From flexible, multifunctional retail spaces to a sensational new look for women’s fashion inside Tokyo’s infamous department store Seibu Shibuya, take a look at the concepts that have our captured our imagination this month…
Dutch eyewear company Ace & Tate draws inspiration from contemporary exhibition spaces for its latest store, making a “Minimalist statement” with white walls, mirrored surfaces and black steel balustrades. One of the most stylish eyewear stores we’ve seen, the space actually doubles up as an art gallery and backdrop for lookbook shoots as well as stocking the full range of frames. Following on from the novel pegboard display system in Ace & Tate’s Amsterdam flagship (opened August 2015), in the new Utrecht store the brand opts for an understated wall-mounted grid-like shelving system, integrated with circular mirrors. From the oak counter and to the tube lighting, all furniture and accessories in the store have been custom-made.
What we love:
Beyond the calm and minimalism of the main store, there is a sanctuary-like separate consultation room discretely hidden behind a mirrored wall and lined in grey-coloured felt in order to absorb any noise.
Japanese department store Seibu Shibuya has given its women’s fashion department a playful new look based on a circus theme, aiming for a more casual feel to target younger customers. At the helm was Tokyo creative studio Nendo, which had previously designed another fashion department, ‘Compolux’, in Sheibu’s annex building (the two are connected by a walkway). The new department, ‘Key to Style’, moves on from the elegant European park aesthetic of Compolux, combining bright turquoise and vividly patterned surfaces. However, there is continuity between the two – for example, the former’s greyscale herringbone flooring flows into the new zigzag plastic tiling across the connecting walkway.
What we love
The amusement park inspiration has been interpreted cleverly and playfully throughout the space, from arranging brands in market stall-style units to using striped awnings and lengths of bunting to divide spaces and embellish clothing rails.
Just a stone’s throw from our studio, we stumbled upon this unique new concept shop that merges a florist and garden shop with a collection of artisan work. The boutique’s range of succulents and pot plants spill out onto bustling Exmouth Market (home to a mix of independent cafes, boutiques and a thriving food market), and inside the botanical theme runs through the offer, from floral motif jewellery to stationery featuring pressed petals. Seasonal flowers are hand-tied on the chipwood counter, while products are displayed on a mix of reclaimed wooden ladders, glass cabinets and trellis tables, creating a space that’s both rustic potting shed and treasure trove.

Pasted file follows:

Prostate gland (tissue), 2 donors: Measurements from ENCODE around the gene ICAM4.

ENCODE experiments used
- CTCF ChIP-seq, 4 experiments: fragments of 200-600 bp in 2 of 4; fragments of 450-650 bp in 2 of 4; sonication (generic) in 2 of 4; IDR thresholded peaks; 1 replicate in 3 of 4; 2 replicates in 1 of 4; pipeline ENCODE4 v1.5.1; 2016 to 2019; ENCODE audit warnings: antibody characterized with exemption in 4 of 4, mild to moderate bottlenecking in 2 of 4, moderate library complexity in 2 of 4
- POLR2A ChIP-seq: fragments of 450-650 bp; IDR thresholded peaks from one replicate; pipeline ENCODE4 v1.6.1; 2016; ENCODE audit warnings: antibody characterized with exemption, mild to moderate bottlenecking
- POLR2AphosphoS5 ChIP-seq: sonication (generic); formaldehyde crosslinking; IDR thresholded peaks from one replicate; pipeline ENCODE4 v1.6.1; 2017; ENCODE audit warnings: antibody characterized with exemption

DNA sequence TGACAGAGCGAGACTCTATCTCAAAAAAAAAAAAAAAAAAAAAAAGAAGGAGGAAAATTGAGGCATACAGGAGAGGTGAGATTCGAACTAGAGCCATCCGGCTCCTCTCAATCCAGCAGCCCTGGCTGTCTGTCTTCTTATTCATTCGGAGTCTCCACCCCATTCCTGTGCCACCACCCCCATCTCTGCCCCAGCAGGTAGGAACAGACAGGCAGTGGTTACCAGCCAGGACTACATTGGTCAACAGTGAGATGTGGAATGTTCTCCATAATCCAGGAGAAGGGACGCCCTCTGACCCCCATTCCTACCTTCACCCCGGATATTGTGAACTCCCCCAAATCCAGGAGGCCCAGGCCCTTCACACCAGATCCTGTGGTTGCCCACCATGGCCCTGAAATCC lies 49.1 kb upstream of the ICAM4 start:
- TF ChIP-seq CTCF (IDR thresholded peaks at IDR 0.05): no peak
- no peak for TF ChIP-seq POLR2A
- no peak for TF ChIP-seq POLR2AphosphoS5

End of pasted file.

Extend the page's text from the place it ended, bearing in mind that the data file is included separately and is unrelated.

What we love
Curating cross-category products around a special interest theme – in this case, botany and gardening – is a novel approach to the retail hybrid. Botanique’s offer appeals to creative customers with products being hand-crafted at a workbench on the shop floor, and a line-up of workshops, such as wreath-making at Christmas time.
Hot on the heels of its November 2015 opening on Piazza del Carmine, Australian skincare brand Aesop has opened its second store in Milan. Renowned for its unique, locally tailored store design, Aesop takes design cues from 1930s Italian villas for the 35sqm boutique on via meraviglI, created in collaboration with Milanese design firm Dimore Studio. Furniture is reminiscent of the antique chests and cupboards, while the linoleum flooring references the pantry in Villa Necchi. Glossy teal tiling accentuates the interior’s high archways, joined by a muted palette of antique greens, yellows and pastel pinks, and a stack of vintage globes. Teal display cabinets wrap the inner walls, giving glimpses of product through silver-edged windows. Two large disks suspended by brass rods acts illuminate the space, with a stainless steel wash basin positioned beneath one of the lights for product demonstrations.
What we love
The distinctive design is infused with regional culture to complement its location in Milan’s historic centre and offer a unique encounter with a global brand.
A complete departure from the typical mobile phone shop, O2’s ‘Home of Connections’ is a relaxed, agile space that customers are encouraged to use however it suits them. We worked with O2 to design a more interactive, inspiring environment, expressed in everything from the large community table where people can work remotely, charge their phones or enjoy a complimentary coffee, to the chatty tone of voice and roving technology tutorials delivered by O2 Gurus. At 2,300sqft, it’s three times the size of the brand’s usual stores and infused with local relevance – a place to find out about the latest music events and film screenings in Manchester.
What we love:
The versatile design – including reconfigurable digital screens in the windows and an experiential pop-up zone – means the store can be regularly updated to tell relevant stories and host brand takeovers. This offers customers something new to discover each time they visit. For launch, this was themed around Star Wars: The Force Awakens, complete with a BB-8 Training Zone.
Every month, we like to share work from around the world that inspires us. However, with COVID-19 impacting people and brands worldwide, we’ve switched up the format a bit this month. We’re still reporting on great experienc...
Every month, we turn the spotlight onto work we love from around the world. For January 2020, we’re covering a stylish collection point, a slime museum, a streetwear brand’s community-focussed flagship, a minimal pop-up and a...